Also important to note is there are no long-term studies on ketosis and the ketogenic diet, so it's unclear what health effects the approach may have on the body if sustained. Some dietitians warn the ketogenic diet may lead to nutritional deficiencies in the long run.
People with type 1 diabetes should not try to achieve ketosis through the ketogenic diet or otherwise. Because people with type 1 diabetes don't have insulin, they cannot metabolize ketones, which are gradually flushed through urine in people without the disease. For people with type 1 diabetes, ketosis can result in an accumulation of ketone acids in their bloodstream known as diabetic ketoacidosis (DKA), says Dr. Greenfield.
What Is Diabetic Ketoacidosis Exactly?
“[Ketoacidosis] is caused by a lack of insulin available for the cells to adequately uptake the sugar (glucose) in the blood to use for energy,” explains Malkoff-Cohen. “Without enough insulin, your body begins to break down fat for energy, and ketones are then released into the bloodstream, where they cause a chemical imbalance in the blood called metabolic acidosis.”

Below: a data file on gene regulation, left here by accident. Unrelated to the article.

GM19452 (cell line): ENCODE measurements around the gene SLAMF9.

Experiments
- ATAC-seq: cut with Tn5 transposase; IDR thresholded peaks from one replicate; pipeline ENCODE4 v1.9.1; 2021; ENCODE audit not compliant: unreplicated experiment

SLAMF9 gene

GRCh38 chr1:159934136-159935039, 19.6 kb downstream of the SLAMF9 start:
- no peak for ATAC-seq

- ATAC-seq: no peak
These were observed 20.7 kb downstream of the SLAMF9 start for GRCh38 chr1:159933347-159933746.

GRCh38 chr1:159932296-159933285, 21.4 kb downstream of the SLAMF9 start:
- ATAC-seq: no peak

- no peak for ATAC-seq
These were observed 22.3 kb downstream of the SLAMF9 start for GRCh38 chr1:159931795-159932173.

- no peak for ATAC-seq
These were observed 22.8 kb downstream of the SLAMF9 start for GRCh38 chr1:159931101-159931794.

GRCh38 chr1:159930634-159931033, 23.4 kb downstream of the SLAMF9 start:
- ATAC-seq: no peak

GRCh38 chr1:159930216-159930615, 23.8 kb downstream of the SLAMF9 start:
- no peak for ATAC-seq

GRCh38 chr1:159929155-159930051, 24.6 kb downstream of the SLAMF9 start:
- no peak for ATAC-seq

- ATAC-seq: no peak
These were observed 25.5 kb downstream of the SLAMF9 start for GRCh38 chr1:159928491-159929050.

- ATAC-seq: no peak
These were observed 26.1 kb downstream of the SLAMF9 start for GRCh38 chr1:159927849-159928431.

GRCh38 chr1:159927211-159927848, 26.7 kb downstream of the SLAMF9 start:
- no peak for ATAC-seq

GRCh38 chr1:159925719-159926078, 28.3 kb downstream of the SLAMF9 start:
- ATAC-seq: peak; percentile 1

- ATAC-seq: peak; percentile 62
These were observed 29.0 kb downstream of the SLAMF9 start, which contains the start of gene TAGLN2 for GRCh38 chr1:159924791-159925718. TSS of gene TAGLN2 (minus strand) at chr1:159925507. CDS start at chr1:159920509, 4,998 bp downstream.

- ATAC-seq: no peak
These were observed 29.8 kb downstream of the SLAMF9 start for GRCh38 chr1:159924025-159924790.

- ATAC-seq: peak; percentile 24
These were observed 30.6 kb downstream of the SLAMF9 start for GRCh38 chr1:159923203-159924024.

Whereas ketosis is natural and harmless, diabetic ketoacidosis can be life-threatening if left untreated. Too much acid in the blood can poison the body, causing loss of consciousness and death. Ketoacidosis is most common in people who have type 1 diabetes, but it can sometimes develop in type 2 diabetes due to low insulin levels.
RELATED: Everything You Need to Know About Insulin if You Have Type 2 Diabetes
Ketoacidosis is rare in people without diabetes, but it might occur in cases of starvation. A study published in October 2015 in theJournal of Medical Case Reportsfound that a low-carbohydrate diet combined with lactation could potentially induce ketoacidosis in women without diabetes, but more research is needed.